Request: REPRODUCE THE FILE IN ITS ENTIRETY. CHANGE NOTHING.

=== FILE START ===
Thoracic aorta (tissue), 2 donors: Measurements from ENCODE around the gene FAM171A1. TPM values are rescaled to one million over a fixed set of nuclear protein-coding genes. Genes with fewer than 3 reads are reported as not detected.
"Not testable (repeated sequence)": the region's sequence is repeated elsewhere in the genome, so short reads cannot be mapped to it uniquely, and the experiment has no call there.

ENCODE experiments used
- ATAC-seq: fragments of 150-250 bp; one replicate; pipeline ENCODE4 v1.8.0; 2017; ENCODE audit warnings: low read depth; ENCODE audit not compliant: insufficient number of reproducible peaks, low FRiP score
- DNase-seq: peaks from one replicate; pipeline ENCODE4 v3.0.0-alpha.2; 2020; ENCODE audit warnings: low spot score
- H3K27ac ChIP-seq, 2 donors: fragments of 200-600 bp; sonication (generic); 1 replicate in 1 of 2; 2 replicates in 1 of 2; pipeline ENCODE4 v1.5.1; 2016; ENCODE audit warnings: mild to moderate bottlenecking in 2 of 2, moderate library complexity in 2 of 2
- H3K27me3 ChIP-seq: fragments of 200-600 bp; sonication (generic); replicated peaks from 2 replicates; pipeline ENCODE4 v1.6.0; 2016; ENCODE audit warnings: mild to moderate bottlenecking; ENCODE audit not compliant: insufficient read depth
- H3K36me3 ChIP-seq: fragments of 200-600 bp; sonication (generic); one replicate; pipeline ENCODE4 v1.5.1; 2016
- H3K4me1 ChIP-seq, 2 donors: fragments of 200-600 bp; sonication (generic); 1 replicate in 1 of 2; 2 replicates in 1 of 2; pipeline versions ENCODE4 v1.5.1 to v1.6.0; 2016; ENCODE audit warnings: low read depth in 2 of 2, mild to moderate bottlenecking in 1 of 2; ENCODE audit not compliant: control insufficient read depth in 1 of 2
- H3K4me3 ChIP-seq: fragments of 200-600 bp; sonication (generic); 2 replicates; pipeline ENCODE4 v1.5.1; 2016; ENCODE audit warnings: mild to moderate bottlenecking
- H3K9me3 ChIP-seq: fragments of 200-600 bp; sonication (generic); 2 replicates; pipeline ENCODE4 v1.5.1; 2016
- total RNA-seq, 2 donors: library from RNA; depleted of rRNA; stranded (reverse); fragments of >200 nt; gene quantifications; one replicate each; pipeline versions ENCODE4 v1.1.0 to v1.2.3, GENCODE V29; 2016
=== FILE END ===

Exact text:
Thoracic aorta (tissue), 2 donors: Measurements from ENCODE around the gene FAM171A1. TPM values are rescaled to one million over a fixed set of nuclear protein-coding genes. Genes with fewer than 3 reads are reported as not detected.
"Not testable (repeated sequence)": the region's sequence is repeated elsewhere in the genome, so short reads cannot be mapped to it uniquely, and the experiment has no call there.

ENCODE experiments used
- ATAC-seq: fragments of 150-250 bp; one replicate; pipeline ENCODE4 v1.8.0; 2017; ENCODE audit warnings: low read depth; ENCODE audit not compliant: insufficient number of reproducible peaks, low FRiP score
- DNase-seq: peaks from one replicate; pipeline ENCODE4 v3.0.0-alpha.2; 2020; ENCODE audit warnings: low spot score
- H3K27ac ChIP-seq, 2 donors: fragments of 200-600 bp; sonication (generic); 1 replicate in 1 of 2; 2 replicates in 1 of 2; pipeline ENCODE4 v1.5.1; 2016; ENCODE audit warnings: mild to moderate bottlenecking in 2 of 2, moderate library complexity in 2 of 2
- H3K27me3 ChIP-seq: fragments of 200-600 bp; sonication (generic); replicated peaks from 2 replicates; pipeline ENCODE4 v1.6.0; 2016; ENCODE audit warnings: mild to moderate bottlenecking; ENCODE audit not compliant: insufficient read depth
- H3K36me3 ChIP-seq: fragments of 200-600 bp; sonication (generic); one replicate; pipeline ENCODE4 v1.5.1; 2016
- H3K4me1 ChIP-seq, 2 donors: fragments of 200-600 bp; sonication (generic); 1 replicate in 1 of 2; 2 replicates in 1 of 2; pipeline versions ENCODE4 v1.5.1 to v1.6.0; 2016; ENCODE audit warnings: low read depth in 2 of 2, mild to moderate bottlenecking in 1 of 2; ENCODE audit not compliant: control insufficient read depth in 1 of 2
- H3K4me3 ChIP-seq: fragments of 200-600 bp; sonication (generic); 2 replicates; pipeline ENCODE4 v1.5.1; 2016; ENCODE audit warnings: mild to moderate bottlenecking
- H3K9me3 ChIP-seq: fragments of 200-600 bp; sonication (generic); 2 replicates; pipeline ENCODE4 v1.5.1; 2016
- total RNA-seq, 2 donors: library from RNA; depleted of rRNA; stranded (reverse); fragments of >200 nt; gene quantifications; one replicate each; pipeline versions ENCODE4 v1.1.0 to v1.2.3, GENCODE V29; 2016